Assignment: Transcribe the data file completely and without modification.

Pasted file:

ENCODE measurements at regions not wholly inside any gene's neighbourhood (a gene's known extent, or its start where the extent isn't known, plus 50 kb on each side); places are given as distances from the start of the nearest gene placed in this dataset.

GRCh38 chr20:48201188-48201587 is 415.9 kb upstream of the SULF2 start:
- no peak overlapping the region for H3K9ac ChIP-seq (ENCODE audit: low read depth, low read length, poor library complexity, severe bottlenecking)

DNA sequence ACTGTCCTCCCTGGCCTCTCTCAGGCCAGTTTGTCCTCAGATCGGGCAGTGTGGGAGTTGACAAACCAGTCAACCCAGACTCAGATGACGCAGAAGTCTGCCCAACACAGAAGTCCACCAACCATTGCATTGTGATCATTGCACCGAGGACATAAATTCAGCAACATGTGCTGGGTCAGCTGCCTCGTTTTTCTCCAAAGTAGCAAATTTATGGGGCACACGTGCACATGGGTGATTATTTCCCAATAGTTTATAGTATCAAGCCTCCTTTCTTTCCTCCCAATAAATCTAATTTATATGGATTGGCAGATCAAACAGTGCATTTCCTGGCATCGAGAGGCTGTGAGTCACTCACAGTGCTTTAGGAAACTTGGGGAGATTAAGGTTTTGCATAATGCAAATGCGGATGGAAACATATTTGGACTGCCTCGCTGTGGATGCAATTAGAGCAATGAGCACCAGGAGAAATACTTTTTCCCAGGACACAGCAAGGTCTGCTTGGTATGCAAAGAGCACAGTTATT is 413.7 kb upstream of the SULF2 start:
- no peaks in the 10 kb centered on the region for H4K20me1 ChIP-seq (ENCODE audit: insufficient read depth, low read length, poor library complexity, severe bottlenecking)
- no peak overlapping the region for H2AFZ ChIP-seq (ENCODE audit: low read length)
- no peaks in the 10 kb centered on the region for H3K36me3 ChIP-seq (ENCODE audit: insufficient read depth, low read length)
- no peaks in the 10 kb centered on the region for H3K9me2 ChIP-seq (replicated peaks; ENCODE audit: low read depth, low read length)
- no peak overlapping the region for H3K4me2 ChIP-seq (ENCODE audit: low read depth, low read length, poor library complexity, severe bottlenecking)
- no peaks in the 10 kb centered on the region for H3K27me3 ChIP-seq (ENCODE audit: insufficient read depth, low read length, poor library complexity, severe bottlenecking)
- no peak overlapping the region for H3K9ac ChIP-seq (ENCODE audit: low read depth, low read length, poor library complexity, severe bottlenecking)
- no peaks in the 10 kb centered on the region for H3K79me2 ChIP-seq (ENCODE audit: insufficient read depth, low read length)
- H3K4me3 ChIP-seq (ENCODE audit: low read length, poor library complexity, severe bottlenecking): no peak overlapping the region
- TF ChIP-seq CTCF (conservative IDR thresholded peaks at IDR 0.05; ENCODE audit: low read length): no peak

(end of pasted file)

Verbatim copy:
ENCODE measurements at regions not wholly inside any gene's neighbourhood (a gene's known extent, or its start where the extent isn't known, plus 50 kb on each side); places are given as distances from the start of the nearest gene placed in this dataset.

GRCh38 chr20:48201188-48201587 is 415.9 kb upstream of the SULF2 start:
- no peak overlapping the region for H3K9ac ChIP-seq (ENCODE audit: low read depth, low read length, poor library complexity, severe bottlenecking)

DNA sequence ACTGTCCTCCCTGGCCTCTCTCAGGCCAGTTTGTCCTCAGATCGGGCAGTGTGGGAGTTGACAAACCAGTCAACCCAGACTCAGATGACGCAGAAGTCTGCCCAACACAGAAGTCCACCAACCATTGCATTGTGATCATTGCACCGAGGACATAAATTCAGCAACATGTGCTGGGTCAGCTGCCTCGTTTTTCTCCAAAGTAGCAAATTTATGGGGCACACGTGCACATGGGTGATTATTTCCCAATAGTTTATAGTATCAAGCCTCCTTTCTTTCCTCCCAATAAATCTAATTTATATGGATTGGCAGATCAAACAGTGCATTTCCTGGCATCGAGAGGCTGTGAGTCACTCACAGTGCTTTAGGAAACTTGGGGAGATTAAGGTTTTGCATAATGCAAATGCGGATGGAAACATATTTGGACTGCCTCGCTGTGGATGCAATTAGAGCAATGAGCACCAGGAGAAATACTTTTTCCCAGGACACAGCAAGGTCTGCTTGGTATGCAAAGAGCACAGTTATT is 413.7 kb upstream of the SULF2 start:
- no peaks in the 10 kb centered on the region for H4K20me1 ChIP-seq (ENCODE audit: insufficient read depth, low read length, poor library complexity, severe bottlenecking)
- no peak overlapping the region for H2AFZ ChIP-seq (ENCODE audit: low read length)
- no peaks in the 10 kb centered on the region for H3K36me3 ChIP-seq (ENCODE audit: insufficient read depth, low read length)
- no peaks in the 10 kb centered on the region for H3K9me2 ChIP-seq (replicated peaks; ENCODE audit: low read depth, low read length)
- no peak overlapping the region for H3K4me2 ChIP-seq (ENCODE audit: low read depth, low read length, poor library complexity, severe bottlenecking)
- no peaks in the 10 kb centered on the region for H3K27me3 ChIP-seq (ENCODE audit: insufficient read depth, low read length, poor library complexity, severe bottlenecking)
- no peak overlapping the region for H3K9ac ChIP-seq (ENCODE audit: low read depth, low read length, poor library complexity, severe bottlenecking)
- no peaks in the 10 kb centered on the region for H3K79me2 ChIP-seq (ENCODE audit: insufficient read depth, low read length)
- H3K4me3 ChIP-seq (ENCODE audit: low read length, poor library complexity, severe bottlenecking): no peak overlapping the region
- TF ChIP-seq CTCF (conservative IDR thresholded peaks at IDR 0.05; ENCODE audit: low read length): no peak